To Predict Chronic Pain, Look to the Brain

Low back pain is extremely common. In fact, if you don’t have at least some back pain every year or so, you’re kind of abnormal. (Not that you’re really missing out on anything.)

Fortunately, if you do get back pain, your chances of getting rid of it in fairly short order are excellent. More than 90% of acute back pain resolves on its own in just a few weeks or months without any specific intervention. But for some people, pain becomes chronic, lasting for years. Why does the course of back pain differ so much between different people?

The answer probably cannot be found by looking solely at the back itself. Experts have tried for years to explain back pain outcomes in reference to the results of physical examinations. But collecting evidence about posture, core strength, or the condition of vertebrae and discs does very little to help you make good predictions. Posture and MRI results correlate poorly with pain, and a single structural/physical cause for back pain is rarely found.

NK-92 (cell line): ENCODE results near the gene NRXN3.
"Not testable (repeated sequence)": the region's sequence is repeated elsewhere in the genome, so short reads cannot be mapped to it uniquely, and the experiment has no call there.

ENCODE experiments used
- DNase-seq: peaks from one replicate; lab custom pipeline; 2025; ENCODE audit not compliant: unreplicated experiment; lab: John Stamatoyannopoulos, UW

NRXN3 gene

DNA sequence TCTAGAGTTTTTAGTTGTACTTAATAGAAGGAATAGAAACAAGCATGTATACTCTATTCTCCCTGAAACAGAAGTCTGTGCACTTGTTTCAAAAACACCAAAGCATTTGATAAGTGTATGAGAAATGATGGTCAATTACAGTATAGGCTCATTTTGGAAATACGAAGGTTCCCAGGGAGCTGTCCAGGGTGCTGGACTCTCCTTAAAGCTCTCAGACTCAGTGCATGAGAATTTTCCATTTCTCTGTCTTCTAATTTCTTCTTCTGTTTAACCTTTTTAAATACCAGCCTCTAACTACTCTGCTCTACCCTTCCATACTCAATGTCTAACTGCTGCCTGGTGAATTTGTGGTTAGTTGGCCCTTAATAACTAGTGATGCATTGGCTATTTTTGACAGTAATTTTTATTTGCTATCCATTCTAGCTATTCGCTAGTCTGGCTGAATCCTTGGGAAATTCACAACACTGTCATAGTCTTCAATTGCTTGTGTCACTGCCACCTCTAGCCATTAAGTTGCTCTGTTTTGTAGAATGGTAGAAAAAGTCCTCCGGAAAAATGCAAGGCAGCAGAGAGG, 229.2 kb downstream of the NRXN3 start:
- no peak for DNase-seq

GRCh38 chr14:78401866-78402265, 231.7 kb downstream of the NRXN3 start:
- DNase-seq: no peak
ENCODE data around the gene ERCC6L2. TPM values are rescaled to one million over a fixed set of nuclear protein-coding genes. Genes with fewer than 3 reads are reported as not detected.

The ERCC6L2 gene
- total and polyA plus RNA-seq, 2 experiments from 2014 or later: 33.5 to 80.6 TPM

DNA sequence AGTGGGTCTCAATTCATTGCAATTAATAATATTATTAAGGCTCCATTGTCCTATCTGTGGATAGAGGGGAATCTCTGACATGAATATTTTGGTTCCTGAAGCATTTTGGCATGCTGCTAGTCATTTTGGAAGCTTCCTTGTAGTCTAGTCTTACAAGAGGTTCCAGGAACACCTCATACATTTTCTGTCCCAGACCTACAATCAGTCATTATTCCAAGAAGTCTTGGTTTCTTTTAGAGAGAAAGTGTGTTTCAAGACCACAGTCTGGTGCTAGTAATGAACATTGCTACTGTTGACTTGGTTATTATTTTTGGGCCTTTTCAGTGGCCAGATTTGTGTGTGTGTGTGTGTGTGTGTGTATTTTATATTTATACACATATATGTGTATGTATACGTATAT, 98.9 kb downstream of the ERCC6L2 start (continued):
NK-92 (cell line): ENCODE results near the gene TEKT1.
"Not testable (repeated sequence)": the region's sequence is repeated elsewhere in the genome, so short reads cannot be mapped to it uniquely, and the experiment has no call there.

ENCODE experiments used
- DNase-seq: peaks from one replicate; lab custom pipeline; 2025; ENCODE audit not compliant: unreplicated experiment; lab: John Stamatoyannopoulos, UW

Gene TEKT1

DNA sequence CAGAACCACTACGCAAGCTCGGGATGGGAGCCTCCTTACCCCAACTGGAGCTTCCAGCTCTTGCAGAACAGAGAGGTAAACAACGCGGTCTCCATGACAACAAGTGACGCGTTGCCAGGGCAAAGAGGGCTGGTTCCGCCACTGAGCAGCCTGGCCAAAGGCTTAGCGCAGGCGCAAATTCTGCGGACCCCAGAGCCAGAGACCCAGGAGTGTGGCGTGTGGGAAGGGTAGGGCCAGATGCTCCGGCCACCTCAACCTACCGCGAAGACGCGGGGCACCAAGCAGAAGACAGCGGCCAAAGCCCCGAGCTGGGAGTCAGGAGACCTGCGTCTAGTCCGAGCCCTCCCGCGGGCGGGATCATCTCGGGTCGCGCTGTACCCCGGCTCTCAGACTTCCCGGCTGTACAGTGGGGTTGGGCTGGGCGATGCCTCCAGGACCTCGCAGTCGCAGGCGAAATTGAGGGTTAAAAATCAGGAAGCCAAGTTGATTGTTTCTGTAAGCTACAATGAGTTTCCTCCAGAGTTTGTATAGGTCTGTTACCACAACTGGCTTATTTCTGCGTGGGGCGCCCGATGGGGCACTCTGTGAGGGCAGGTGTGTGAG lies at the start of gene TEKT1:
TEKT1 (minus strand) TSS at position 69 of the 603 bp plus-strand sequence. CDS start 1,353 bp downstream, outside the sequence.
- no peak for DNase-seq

More recently, there has been more emphasis on subjective factors – pain intensity, negative mood, catastrophizing, depression, or job satisfaction. Accounting for these factors will help you predict back pain outcomes quite a bit better than just looking at the physical condition of the back. But a good deal of mystery would remain.

Some recent research from the lab of Vania Apkarian has led some very smart people to wonder whether he has discovered the “Holy Grail” of explaining pain –  the precise factors that cause some people to develop chronic pain and others to recover.